Protests held at Sheffield railway station as rail fares hiked up

Commuters returning to work after the festive break faced a further blow as rail fares in Sheffield increased by an average of 3.1 per cent despite punctuality being at a 13-year low.

Around 80 campaigners gathered at Sheffield railway station as many rail season tickets rose by more than £100 due to the annual price hike on Wednesday.

Protests outside Sheffield Railway station this morning at the increase in rail prices...Pic Steve Ellis

Protests outside Sheffield Railway station this morning at the increase in rail prices...Pic Steve Ellis

Members of the Sheffield Heeley Labour party, Sheffield Trades Union Council and the Green Party all protested against the rise.

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Sheffield Heeley MP Louise Haigh said: “The fares have gone up 3 per cent despite punctuality being at a 13-year low – it's unbeliveable.

“Obviously, I get the train to and from London and, while they are not too bad in terms of punctuality, the wifi is poor, the phone reception is poor, and they’re often overcrowded and yet we're paying through the nose for it.”

Protests outside Sheffield Railway station this morning at the increase in rail prices...Pic Steve Ellis

Protests outside Sheffield Railway station this morning at the increase in rail prices...Pic Steve Ellis

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One in seven trains were delayed by at least five minutes in the past 12 months as a series of major issues have plagued the railway.

Passengers were warned to face further disruption throughout January as members of the RMT union remain locked in a bitter dispute over the role of guards.

The 3.1 per cent average fare rise is the second highest since January 2013.

It means an annual season ticket from Sheffield to Leeds will now cost £2,620, to Manchester Piccadilly will cost £3,156 and from Sheffield to London will set commuters back a staggering £12,688.

Ms Haigh added: “Everyone agrees that rail operators shouldn't be pocketing even more profit. This is one of the biggest campaign days we’ve had."

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Transport Secretary Chris Grayling marked the increase in fares by announcing that a new railcard to extend child fares to 16 and 17 year olds will be available in time for the new academic year in September.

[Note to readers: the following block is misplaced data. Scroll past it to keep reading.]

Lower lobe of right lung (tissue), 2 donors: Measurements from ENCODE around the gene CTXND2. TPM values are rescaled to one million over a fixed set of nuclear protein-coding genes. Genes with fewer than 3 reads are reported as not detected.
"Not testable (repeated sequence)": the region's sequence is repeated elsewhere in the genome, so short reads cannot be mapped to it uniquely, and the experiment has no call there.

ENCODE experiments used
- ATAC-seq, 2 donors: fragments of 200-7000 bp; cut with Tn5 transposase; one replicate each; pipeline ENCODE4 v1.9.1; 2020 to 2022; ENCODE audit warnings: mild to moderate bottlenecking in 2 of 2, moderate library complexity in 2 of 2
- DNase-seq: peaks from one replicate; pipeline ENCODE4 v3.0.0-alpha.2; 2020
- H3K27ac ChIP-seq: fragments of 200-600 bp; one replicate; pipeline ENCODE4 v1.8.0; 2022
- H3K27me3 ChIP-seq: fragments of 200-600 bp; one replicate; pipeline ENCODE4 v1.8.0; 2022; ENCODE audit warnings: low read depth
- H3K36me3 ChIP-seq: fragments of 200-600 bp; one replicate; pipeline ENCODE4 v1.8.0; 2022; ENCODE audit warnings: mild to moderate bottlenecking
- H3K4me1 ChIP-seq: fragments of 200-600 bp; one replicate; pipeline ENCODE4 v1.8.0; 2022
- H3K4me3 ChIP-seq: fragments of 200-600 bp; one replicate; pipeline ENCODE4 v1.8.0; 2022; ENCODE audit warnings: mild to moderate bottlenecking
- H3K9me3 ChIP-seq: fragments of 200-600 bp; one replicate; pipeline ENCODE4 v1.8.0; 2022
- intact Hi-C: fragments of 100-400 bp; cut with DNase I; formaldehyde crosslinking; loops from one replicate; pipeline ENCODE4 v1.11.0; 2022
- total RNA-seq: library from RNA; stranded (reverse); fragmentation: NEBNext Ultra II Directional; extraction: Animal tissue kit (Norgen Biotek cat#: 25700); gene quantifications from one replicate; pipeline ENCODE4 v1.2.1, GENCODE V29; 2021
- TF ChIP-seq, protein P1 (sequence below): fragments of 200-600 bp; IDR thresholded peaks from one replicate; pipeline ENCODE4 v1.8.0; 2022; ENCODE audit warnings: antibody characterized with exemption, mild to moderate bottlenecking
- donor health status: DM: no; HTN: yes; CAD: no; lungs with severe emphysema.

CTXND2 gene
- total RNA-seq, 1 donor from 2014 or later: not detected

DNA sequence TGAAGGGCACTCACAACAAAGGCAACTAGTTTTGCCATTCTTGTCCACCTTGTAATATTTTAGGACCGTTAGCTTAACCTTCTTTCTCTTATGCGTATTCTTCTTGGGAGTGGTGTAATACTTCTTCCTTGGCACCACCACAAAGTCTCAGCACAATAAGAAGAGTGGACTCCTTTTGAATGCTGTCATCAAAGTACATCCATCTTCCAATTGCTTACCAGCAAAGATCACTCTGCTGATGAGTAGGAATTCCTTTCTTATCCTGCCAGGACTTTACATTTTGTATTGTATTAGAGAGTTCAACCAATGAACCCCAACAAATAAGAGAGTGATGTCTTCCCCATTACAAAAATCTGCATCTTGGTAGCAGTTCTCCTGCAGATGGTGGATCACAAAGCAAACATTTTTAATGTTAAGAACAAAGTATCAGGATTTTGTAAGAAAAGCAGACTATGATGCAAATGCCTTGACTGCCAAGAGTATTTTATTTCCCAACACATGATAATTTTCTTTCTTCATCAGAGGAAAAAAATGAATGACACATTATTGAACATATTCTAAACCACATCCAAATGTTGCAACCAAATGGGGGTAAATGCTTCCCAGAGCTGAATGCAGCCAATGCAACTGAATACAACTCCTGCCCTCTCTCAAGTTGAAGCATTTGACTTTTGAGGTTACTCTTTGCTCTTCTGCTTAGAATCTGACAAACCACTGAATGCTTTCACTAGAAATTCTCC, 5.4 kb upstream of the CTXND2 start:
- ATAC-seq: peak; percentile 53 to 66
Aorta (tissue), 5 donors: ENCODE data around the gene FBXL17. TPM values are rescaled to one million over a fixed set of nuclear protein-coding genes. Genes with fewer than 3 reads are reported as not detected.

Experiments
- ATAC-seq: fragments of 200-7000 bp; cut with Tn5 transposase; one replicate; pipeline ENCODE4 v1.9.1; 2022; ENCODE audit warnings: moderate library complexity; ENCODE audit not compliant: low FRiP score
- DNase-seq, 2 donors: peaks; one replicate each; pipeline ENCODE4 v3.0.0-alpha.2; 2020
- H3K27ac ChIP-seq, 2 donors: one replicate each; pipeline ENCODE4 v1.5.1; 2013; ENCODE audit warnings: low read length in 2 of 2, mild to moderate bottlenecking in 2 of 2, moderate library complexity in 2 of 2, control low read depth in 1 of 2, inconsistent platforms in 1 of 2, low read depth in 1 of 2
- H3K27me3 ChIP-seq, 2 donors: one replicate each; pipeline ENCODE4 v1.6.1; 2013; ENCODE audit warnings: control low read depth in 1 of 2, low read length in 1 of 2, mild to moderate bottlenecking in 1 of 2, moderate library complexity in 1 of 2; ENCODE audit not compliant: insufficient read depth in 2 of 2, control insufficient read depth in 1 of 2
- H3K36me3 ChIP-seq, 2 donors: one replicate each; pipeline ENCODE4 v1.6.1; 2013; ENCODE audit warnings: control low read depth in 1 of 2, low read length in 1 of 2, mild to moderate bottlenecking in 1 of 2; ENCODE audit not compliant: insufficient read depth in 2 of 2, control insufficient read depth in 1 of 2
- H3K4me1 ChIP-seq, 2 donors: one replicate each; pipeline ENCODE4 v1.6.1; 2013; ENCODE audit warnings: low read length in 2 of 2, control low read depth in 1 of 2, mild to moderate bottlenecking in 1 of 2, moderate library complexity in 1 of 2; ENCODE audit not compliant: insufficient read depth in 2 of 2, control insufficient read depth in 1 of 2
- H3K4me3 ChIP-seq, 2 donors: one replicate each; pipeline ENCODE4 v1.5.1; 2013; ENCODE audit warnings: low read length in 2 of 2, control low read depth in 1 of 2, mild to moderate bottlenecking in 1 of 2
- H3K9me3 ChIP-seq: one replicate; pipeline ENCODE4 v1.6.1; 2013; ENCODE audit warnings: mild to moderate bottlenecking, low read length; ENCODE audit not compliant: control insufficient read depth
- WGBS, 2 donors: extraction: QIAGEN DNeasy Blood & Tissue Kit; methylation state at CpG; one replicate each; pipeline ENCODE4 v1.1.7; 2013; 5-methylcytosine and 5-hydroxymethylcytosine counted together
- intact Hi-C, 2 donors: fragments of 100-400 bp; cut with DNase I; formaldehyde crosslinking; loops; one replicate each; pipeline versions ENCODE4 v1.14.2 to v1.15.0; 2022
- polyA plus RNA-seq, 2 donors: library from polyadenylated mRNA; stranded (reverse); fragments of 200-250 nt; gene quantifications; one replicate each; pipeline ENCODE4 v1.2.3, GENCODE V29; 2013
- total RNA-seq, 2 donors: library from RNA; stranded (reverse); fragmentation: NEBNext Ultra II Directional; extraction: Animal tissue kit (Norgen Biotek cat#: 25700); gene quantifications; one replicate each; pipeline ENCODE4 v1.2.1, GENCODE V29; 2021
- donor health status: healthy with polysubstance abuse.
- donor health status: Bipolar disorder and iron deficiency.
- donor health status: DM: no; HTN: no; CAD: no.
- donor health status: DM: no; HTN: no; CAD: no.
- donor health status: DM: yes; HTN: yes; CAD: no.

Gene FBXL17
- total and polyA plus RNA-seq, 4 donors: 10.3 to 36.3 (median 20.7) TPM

A railcard for 26-30 year olds also went on sale on Wednesday.

Mr Grayling claimed the Government's ‘record investment’ in the rail network will help passengers get the ‘frequent, affordable and reliable journeys they deserve’

Student Liam Williams, who was arriving back in the city after spending Christmas at home in Northampton, said: “I’ve got a rail card which makes it a bit better but the trains are always late of cancelled for no reason."

Fellow commuter Steve Bills, 61, said: “I usually drive because it’s far easier and more reliable. I’ve come to Sheffield for a meeting and my train was late with no explanation.”

And Emily Atkinson was heading back to Manchester after spending Christmas and New Year with family in Sheffield.

She said: “The trains between Manchester and Sheffield are a nightmare. You can never get one on a Saturday because of the strikes and they’re always overcrowded.

“I don't have a season ticket but I always try and buy my tickets in advance so it's cheaper.” 

Sheffield Green Councillor Douglas Johnson said “Opinion poll after opinion poll has shown that the British public know that railway network isn’t fit for purpose and change urgently needs to happen.

“But that doesn’t help rail users here in Sheffield when they are stood on the platform waiting for a late – or worse still cancelled – train. There feels like there is little we can do except wait – or if you can, ditch the train altogether.

“Rail users must make the rail companies pay for their incompetence – literally. The Delay Repay scheme lets passengers claim compensation for late-running services.

The Department for Transport has commissioned former British Airways chief executive Keith Williams to carry out a root and branch review of Britain's railway, including fares.